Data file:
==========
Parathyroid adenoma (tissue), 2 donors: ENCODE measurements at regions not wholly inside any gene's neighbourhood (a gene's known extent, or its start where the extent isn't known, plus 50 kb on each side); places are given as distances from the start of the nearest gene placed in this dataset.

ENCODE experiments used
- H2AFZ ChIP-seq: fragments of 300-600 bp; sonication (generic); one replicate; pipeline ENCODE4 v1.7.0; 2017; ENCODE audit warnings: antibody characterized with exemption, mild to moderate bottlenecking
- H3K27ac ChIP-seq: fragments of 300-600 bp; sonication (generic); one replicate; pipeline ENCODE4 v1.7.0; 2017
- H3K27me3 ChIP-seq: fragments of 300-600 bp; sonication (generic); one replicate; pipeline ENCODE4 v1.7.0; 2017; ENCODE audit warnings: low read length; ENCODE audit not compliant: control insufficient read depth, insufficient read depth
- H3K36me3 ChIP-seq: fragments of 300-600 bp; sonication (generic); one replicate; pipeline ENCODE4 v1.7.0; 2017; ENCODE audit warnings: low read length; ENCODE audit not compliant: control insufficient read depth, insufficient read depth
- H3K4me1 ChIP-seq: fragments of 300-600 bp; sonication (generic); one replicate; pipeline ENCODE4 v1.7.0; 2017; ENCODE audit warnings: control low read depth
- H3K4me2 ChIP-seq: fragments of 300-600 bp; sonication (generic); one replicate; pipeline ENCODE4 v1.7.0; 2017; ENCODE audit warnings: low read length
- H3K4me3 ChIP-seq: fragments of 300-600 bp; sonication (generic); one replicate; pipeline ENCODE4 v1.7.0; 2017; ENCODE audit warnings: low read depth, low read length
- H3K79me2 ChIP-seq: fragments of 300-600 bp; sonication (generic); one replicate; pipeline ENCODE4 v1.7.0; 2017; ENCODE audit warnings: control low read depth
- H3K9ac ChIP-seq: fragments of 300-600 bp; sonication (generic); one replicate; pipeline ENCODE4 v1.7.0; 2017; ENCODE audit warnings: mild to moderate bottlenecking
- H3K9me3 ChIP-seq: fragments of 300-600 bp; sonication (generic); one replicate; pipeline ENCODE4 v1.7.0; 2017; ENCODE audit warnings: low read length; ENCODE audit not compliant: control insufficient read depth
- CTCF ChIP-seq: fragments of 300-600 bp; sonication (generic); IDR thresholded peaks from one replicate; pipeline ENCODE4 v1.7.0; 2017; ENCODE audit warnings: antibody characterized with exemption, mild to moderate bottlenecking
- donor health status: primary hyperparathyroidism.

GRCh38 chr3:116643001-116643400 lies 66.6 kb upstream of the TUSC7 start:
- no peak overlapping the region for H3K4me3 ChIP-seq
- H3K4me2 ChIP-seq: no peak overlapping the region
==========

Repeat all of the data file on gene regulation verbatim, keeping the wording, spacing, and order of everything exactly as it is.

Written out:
Parathyroid adenoma (tissue), 2 donors: ENCODE measurements at regions not wholly inside any gene's neighbourhood (a gene's known extent, or its start where the extent isn't known, plus 50 kb on each side); places are given as distances from the start of the nearest gene placed in this dataset.

ENCODE experiments used
- H2AFZ ChIP-seq: fragments of 300-600 bp; sonication (generic); one replicate; pipeline ENCODE4 v1.7.0; 2017; ENCODE audit warnings: antibody characterized with exemption, mild to moderate bottlenecking
- H3K27ac ChIP-seq: fragments of 300-600 bp; sonication (generic); one replicate; pipeline ENCODE4 v1.7.0; 2017
- H3K27me3 ChIP-seq: fragments of 300-600 bp; sonication (generic); one replicate; pipeline ENCODE4 v1.7.0; 2017; ENCODE audit warnings: low read length; ENCODE audit not compliant: control insufficient read depth, insufficient read depth
- H3K36me3 ChIP-seq: fragments of 300-600 bp; sonication (generic); one replicate; pipeline ENCODE4 v1.7.0; 2017; ENCODE audit warnings: low read length; ENCODE audit not compliant: control insufficient read depth, insufficient read depth
- H3K4me1 ChIP-seq: fragments of 300-600 bp; sonication (generic); one replicate; pipeline ENCODE4 v1.7.0; 2017; ENCODE audit warnings: control low read depth
- H3K4me2 ChIP-seq: fragments of 300-600 bp; sonication (generic); one replicate; pipeline ENCODE4 v1.7.0; 2017; ENCODE audit warnings: low read length
- H3K4me3 ChIP-seq: fragments of 300-600 bp; sonication (generic); one replicate; pipeline ENCODE4 v1.7.0; 2017; ENCODE audit warnings: low read depth, low read length
- H3K79me2 ChIP-seq: fragments of 300-600 bp; sonication (generic); one replicate; pipeline ENCODE4 v1.7.0; 2017; ENCODE audit warnings: control low read depth
- H3K9ac ChIP-seq: fragments of 300-600 bp; sonication (generic); one replicate; pipeline ENCODE4 v1.7.0; 2017; ENCODE audit warnings: mild to moderate bottlenecking
- H3K9me3 ChIP-seq: fragments of 300-600 bp; sonication (generic); one replicate; pipeline ENCODE4 v1.7.0; 2017; ENCODE audit warnings: low read length; ENCODE audit not compliant: control insufficient read depth
- CTCF ChIP-seq: fragments of 300-600 bp; sonication (generic); IDR thresholded peaks from one replicate; pipeline ENCODE4 v1.7.0; 2017; ENCODE audit warnings: antibody characterized with exemption, mild to moderate bottlenecking
- donor health status: primary hyperparathyroidism.

GRCh38 chr3:116643001-116643400 lies 66.6 kb upstream of the TUSC7 start:
- no peak overlapping the region for H3K4me3 ChIP-seq
- H3K4me2 ChIP-seq: no peak overlapping the region